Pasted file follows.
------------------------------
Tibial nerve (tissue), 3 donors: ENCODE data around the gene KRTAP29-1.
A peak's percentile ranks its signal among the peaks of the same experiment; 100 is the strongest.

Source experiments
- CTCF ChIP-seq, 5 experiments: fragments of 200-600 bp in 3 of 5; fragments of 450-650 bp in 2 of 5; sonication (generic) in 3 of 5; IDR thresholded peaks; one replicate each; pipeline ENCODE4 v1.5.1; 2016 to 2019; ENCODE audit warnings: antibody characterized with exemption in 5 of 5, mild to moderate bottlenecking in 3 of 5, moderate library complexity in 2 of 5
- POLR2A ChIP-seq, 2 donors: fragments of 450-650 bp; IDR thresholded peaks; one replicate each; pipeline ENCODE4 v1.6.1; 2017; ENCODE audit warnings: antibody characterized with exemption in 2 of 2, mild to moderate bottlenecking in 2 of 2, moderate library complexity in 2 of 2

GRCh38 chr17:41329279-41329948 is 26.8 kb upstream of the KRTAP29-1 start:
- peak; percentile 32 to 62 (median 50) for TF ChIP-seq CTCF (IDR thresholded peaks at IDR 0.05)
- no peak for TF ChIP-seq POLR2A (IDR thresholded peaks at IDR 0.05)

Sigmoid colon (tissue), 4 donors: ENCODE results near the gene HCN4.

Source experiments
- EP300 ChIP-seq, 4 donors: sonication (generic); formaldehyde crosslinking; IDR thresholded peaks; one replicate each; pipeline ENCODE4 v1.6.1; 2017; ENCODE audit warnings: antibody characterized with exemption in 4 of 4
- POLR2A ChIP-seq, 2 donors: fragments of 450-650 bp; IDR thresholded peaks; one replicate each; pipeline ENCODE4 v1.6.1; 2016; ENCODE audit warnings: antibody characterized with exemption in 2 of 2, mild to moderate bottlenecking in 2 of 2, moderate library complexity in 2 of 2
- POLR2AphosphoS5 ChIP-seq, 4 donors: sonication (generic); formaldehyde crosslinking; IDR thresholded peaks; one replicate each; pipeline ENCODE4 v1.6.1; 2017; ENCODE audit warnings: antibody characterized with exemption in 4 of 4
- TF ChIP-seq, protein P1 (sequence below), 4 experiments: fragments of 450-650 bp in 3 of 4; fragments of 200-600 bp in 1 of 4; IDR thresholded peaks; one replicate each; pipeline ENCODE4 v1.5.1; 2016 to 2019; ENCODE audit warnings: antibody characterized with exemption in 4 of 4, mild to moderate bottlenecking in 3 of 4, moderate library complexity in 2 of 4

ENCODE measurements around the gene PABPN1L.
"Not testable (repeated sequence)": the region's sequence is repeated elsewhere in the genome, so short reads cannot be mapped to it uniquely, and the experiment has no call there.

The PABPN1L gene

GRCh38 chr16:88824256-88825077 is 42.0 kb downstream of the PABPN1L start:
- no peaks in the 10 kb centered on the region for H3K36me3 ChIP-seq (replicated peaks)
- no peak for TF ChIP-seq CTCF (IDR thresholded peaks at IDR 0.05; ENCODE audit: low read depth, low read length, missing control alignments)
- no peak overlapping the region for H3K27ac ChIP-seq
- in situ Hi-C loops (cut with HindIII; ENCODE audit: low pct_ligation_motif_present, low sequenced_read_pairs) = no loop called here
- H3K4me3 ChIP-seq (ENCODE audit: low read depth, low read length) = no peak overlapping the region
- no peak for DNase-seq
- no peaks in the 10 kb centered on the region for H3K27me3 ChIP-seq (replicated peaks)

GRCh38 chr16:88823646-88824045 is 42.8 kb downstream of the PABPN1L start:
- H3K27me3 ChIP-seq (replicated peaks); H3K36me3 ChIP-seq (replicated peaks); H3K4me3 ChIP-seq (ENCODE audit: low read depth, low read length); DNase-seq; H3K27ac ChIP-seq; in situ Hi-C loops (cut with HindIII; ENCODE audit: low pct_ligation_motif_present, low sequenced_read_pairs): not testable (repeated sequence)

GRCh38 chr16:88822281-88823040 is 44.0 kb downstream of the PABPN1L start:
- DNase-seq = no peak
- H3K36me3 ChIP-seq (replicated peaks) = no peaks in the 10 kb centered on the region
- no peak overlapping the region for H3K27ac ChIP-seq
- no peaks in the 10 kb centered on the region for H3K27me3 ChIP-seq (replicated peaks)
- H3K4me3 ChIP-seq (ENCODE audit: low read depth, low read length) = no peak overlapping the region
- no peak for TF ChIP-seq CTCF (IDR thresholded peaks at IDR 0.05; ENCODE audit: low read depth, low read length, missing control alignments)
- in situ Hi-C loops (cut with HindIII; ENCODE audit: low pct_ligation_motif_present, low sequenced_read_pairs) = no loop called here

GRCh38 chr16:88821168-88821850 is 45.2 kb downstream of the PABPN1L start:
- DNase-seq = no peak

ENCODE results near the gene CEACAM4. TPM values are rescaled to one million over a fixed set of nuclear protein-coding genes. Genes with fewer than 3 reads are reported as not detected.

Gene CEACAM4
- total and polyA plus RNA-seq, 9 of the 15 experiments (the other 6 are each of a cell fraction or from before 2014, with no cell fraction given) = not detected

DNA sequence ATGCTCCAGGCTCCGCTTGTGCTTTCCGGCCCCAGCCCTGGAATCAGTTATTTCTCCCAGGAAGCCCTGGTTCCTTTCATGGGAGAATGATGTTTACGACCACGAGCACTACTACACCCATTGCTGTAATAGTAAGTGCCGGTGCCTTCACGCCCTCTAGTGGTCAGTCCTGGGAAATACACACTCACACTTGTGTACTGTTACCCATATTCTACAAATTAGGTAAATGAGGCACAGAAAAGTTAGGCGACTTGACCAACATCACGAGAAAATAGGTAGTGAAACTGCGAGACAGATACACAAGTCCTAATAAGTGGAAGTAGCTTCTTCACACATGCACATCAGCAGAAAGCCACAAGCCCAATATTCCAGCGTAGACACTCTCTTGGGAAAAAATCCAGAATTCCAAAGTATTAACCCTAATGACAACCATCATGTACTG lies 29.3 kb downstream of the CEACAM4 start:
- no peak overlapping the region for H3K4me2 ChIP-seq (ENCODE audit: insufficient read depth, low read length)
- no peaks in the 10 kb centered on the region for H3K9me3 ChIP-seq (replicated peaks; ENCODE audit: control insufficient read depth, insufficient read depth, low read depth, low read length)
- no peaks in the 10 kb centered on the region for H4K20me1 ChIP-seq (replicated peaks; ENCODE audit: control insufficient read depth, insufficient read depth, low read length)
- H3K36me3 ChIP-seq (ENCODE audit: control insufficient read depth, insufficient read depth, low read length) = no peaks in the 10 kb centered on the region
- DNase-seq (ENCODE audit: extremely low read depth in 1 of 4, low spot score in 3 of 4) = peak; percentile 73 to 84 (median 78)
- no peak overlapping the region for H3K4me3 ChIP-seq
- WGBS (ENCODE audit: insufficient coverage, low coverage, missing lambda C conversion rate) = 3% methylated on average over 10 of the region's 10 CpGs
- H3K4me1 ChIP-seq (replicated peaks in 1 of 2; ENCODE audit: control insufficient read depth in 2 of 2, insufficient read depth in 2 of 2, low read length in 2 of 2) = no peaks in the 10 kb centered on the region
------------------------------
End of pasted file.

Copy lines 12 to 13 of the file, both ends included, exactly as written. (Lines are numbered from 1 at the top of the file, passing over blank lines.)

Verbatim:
- POLR2A ChIP-seq, 2 donors: fragments of 450-650 bp; IDR thresholded peaks; one replicate each; pipeline ENCODE4 v1.6.1; 2016; ENCODE audit warnings: antibody characterized with exemption in 2 of 2, mild to moderate bottlenecking in 2 of 2, moderate library complexity in 2 of 2
- POLR2AphosphoS5 ChIP-seq, 4 donors: sonication (generic); formaldehyde crosslinking; IDR thresholded peaks; one replicate each; pipeline ENCODE4 v1.6.1; 2017; ENCODE audit warnings: antibody characterized with exemption in 4 of 4